Christopher Thomas, Gleaner Writer
Twenty-one-year-old Jamaican Meika Billings recently claimed top honours at her graduation from the University of South Florida. Billings, who graduated with a bachelor's degree in communication sciences and disorders, was awarded the university's King O'Neal Scholar Award in May as the top graduate of her class with the highest accumulative grade-point average of 4.0.
"I felt very honoured and grateful to God when I found out I was one of 18 out of over 6,000 students who would be awarded for graduating at the top of our class," she said.
Billings, born on July 31, 1990, in Samuel Prospect district near Duncans in Trelawny, is the only daughter of Rashford and Jasmin Johnson. She said that from a very young age, she was encouraged by her mother.
"I was encouraged by my mother to be an avid reader. Hence, I made regular visits to the library and entered a few reading competitions. I won first place in the Trelawny Parish Library's reading competition when I was six years old," Billings recalled.
"In school, I was always one of the students who excelled academically, and I made many friends. I took pleasure in interacting with others in extra-curricular activities and sports."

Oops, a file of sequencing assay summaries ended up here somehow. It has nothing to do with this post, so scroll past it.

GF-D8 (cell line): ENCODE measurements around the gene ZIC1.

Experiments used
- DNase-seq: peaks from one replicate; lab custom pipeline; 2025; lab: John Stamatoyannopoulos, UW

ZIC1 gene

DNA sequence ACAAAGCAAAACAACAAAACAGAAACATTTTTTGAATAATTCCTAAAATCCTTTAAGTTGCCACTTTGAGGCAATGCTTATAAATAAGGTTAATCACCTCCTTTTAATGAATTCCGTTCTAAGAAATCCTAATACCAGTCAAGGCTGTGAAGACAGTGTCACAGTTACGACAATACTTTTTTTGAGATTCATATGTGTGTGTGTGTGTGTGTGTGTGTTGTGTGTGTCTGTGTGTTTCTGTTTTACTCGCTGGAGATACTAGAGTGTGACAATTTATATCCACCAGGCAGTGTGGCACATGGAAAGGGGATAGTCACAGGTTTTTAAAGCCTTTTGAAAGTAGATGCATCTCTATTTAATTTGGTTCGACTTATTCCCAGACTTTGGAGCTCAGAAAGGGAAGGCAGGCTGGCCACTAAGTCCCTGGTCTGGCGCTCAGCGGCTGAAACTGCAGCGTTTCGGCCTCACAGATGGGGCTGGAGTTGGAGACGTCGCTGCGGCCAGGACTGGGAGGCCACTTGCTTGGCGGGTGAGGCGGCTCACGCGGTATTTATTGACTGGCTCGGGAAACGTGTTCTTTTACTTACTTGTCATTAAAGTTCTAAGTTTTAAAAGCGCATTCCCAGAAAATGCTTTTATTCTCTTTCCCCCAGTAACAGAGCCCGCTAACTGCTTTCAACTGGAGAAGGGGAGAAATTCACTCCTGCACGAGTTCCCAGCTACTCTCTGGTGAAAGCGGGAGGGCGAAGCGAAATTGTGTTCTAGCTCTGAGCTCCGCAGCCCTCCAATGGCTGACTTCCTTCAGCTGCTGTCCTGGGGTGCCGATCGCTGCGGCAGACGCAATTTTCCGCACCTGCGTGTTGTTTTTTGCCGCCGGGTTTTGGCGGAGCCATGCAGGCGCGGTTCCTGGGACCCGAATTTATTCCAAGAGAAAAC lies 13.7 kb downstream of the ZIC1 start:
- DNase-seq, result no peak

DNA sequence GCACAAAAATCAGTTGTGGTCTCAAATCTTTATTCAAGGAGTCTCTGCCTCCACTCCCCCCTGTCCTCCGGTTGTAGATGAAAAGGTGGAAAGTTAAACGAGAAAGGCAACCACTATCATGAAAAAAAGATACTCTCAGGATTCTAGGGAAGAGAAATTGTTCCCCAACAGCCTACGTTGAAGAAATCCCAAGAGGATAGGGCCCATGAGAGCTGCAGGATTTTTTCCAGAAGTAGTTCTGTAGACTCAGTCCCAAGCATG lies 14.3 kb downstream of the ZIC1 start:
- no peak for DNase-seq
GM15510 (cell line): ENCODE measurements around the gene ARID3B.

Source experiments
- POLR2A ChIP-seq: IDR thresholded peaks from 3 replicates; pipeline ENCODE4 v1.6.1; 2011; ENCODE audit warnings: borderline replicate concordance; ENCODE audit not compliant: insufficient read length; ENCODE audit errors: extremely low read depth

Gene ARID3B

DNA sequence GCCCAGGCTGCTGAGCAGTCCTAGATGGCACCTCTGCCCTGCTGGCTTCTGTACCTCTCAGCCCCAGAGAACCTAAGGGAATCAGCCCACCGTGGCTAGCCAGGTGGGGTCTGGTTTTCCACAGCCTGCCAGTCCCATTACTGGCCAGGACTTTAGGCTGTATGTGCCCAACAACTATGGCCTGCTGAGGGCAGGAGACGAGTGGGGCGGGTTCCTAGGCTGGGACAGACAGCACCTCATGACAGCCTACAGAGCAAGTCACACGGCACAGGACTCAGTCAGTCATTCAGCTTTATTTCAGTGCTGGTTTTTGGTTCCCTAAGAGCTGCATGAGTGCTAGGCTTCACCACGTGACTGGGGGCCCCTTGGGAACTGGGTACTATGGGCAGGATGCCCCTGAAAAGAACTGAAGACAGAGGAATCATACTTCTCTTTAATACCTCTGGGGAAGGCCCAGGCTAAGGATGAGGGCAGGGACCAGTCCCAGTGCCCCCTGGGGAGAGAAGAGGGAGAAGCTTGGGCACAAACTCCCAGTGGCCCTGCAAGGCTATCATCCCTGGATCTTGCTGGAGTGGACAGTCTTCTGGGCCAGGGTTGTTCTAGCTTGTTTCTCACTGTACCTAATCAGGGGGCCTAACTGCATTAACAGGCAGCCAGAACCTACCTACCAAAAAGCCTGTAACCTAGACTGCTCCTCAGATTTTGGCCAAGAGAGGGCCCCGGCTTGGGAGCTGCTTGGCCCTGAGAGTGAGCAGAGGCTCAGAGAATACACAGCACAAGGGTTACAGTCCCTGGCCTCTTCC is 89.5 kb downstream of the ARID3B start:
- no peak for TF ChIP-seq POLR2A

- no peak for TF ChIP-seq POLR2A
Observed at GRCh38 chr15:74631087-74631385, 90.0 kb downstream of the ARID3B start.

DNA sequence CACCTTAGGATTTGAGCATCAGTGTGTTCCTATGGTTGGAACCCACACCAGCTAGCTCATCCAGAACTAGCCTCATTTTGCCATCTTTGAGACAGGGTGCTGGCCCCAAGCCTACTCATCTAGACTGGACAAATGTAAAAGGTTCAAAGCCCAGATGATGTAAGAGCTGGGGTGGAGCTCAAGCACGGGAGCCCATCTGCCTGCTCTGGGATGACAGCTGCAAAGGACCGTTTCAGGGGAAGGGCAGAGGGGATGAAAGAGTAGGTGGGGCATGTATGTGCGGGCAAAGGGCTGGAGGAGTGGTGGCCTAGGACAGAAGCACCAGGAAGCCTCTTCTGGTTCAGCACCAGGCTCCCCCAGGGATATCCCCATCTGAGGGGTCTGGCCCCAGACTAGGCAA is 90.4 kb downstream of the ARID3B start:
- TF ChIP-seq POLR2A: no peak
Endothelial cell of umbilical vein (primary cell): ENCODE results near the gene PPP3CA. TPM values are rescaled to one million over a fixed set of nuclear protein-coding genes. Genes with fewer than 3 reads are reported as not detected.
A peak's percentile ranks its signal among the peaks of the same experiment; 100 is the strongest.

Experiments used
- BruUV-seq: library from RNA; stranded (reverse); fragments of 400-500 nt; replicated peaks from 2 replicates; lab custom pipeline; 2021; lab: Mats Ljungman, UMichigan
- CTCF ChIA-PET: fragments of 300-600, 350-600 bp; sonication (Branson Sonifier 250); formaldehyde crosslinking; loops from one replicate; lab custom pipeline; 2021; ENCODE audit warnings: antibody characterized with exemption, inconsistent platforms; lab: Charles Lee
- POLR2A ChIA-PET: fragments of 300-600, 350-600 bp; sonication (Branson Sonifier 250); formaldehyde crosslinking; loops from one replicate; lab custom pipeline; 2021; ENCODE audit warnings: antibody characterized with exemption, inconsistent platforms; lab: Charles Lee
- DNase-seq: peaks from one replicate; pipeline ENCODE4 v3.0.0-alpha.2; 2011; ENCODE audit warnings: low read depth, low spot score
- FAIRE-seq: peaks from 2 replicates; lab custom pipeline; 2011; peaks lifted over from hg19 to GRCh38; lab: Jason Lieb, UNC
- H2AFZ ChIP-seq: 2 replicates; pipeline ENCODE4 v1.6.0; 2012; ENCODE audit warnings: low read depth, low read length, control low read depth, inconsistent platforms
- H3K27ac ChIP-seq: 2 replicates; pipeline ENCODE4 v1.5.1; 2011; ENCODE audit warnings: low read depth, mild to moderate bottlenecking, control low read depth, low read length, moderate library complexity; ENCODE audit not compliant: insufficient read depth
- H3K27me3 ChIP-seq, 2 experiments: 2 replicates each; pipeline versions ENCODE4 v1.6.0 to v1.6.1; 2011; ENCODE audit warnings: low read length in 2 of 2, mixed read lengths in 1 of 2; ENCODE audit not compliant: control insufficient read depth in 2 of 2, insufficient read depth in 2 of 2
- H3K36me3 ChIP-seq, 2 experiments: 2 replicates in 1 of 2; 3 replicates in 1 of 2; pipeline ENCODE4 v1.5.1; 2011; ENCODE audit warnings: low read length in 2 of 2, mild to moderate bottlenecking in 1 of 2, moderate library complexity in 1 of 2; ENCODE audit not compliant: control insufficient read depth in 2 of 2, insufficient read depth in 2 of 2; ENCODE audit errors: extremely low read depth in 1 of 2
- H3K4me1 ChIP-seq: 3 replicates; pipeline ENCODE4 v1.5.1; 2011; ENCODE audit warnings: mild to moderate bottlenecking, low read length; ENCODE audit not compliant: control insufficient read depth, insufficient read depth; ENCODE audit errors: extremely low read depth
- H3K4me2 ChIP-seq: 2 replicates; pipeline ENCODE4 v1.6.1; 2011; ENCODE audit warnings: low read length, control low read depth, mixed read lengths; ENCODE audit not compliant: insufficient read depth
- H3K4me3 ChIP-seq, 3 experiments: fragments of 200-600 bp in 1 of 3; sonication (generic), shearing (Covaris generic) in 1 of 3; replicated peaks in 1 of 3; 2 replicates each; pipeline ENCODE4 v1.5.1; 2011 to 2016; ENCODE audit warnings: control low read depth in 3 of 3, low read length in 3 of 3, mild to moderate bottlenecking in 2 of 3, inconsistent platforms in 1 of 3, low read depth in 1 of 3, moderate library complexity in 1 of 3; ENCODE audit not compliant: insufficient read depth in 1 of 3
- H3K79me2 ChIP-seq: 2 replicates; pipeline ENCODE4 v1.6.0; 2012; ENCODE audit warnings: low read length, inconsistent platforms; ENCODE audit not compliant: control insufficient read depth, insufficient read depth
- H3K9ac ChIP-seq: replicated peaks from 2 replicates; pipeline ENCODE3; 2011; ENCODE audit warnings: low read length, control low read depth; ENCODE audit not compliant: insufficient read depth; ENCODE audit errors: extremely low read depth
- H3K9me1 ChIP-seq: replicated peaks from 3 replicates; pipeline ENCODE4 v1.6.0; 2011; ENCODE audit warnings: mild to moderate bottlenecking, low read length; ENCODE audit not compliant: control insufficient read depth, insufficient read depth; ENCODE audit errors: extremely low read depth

Her family moved to Montego Bay when Billings was nine years old, and she continued her scholastic drive through her years at Montego Bay High School, where she was head girl between 2006 and 2007.
During high school, she was also involved in several clubs and societies and held several positions.
"Honestly, my time at Montego Bay High School, they were some of the best years of life ... . I made long-lasting friendships and became a more rounded individual," she said.
She moved to Florida shortly after graduation and enrolled at Broward College in August 2008 to pursue an Associate of Arts degree in speech pathology/audiology. In August 2010, she enrolled at the University of South Florida.
"My most enduring memory of Broward College is getting involved in the Phi Theta Kappa Honor Society and becoming more involved in the college and the wider community," Billings said.
Billings will be pursuing her master's degree at New York University this fall with the aim of becoming a licensed speech-language pathologist. She hopes to return to Jamaica to use her skills.
"Research has shown me that Jamaica has less than five speech-language pathologists. Therefore, I strongly believe that my skills and experience will be needed."